On Thursday, a federal appeals court halted an independent review of documents seized at former President Donald Trump's Florida residence in August, according to the Associated Press.
The judges at the 11th Circuit Court of Appeals, two of whom were appointed by Trump, overturned U.S. District Judge Aileen Cannon's September ruling that would have appointed a third-party special master to review the thousands of documents seized at Mar-a-Lago on Aug. 8, the Washington Post and the Associated Press reported.
In an opinion, the judges expressed concern about Cannon's decision.
"The law is clear. We cannot write a rule that allows any subject of a search warrant to block government investigations after the execution of the warrant. Nor can we write a rule that allows only former presidents to do so," the opinion read. "Either approach would be a radical reordering of our caselaw limiting the federal courts’ involvement in criminal investigations. And both would violate bedrock separation-of-powers limitations. Accordingly, we agree with the government that the district court improperly exercised equitable jurisdiction and that dismissal of the entire proceeding is required. The district court improperly exercised equitable jurisdiction in this case. For that reason, we vacate the September 5 order on appeal and remand with instructions for the district court to dismiss the underlying civil action."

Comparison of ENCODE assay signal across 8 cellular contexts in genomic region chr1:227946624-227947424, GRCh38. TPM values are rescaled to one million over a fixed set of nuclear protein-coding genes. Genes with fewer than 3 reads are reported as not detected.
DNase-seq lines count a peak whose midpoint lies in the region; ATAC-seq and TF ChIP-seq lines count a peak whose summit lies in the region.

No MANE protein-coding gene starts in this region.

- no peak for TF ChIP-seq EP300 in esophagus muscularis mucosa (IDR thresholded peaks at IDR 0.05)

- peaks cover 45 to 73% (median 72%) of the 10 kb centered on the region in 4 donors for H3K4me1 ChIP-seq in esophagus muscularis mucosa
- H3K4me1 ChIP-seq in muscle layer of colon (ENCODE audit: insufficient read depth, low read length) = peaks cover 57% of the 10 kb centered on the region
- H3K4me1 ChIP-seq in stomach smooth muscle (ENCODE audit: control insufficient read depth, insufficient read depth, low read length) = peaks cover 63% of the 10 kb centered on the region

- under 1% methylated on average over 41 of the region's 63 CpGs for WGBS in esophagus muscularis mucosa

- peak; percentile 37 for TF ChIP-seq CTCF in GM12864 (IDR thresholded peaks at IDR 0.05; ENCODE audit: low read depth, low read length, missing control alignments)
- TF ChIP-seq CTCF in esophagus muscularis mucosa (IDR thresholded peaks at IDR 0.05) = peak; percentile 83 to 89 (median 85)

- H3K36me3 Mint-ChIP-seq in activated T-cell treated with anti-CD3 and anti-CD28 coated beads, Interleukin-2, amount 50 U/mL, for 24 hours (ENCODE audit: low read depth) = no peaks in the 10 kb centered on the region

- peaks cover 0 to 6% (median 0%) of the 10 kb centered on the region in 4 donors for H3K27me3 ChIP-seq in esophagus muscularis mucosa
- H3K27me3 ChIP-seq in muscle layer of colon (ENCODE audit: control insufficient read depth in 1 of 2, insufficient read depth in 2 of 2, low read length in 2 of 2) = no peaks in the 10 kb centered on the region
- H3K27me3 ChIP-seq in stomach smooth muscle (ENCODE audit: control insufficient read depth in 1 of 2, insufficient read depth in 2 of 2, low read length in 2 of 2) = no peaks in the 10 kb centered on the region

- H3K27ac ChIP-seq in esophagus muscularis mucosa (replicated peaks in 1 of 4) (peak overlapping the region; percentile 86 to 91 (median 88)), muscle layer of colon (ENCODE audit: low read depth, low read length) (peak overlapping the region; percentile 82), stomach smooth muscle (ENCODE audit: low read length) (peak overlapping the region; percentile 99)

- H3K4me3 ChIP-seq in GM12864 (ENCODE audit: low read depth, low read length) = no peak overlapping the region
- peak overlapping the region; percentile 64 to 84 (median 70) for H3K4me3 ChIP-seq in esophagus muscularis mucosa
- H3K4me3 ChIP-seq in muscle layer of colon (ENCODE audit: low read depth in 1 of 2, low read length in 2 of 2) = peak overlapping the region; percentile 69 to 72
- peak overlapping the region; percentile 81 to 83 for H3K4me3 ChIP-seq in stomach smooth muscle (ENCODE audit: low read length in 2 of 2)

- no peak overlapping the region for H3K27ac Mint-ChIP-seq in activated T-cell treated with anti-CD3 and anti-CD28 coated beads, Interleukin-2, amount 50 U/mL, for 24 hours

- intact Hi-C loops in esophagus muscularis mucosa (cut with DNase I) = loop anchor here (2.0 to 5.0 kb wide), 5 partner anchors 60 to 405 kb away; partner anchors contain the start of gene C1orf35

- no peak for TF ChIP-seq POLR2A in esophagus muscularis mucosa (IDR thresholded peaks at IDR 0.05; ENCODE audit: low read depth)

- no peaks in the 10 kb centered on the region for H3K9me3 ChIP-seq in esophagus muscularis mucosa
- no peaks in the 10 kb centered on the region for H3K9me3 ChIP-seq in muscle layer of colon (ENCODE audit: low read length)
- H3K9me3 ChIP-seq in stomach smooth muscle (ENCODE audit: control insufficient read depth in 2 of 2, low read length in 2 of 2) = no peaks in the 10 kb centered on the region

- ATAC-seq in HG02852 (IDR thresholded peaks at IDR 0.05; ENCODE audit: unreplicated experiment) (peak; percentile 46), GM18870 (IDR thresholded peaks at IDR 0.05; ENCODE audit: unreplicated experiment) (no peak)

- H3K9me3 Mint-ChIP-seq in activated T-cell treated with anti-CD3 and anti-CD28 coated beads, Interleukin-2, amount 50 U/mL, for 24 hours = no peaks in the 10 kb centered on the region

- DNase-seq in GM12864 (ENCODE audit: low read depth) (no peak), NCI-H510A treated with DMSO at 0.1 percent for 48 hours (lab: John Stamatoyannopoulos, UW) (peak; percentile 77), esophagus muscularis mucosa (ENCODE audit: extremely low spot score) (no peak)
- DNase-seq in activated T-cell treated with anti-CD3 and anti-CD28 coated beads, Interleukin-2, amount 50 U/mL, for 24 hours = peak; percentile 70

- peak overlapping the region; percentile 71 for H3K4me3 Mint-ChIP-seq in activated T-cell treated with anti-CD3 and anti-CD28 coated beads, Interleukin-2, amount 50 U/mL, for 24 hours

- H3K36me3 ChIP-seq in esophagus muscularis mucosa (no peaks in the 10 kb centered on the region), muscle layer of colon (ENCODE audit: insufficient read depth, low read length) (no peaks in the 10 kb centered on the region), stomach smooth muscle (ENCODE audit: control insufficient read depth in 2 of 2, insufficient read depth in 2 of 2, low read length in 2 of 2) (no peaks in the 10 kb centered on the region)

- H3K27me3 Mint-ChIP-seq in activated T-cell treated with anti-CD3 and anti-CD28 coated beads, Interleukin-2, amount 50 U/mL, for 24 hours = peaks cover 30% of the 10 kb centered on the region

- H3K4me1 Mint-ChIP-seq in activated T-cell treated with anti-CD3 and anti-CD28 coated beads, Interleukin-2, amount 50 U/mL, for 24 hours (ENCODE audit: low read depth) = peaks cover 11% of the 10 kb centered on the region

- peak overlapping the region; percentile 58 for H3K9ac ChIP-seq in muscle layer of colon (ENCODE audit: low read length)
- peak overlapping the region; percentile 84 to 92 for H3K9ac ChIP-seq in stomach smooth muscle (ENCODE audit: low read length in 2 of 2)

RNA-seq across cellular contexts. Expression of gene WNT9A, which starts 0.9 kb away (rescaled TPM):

According to the AP, the judges' ruling comes as no surprise since they raised skeptical questions towards a Trump lawyer during arguments last week.
Also, the news outlets pointed out that two of the three judges previously ruled that the Justice Department could use the Mar-a-Lago documents in a criminal probe.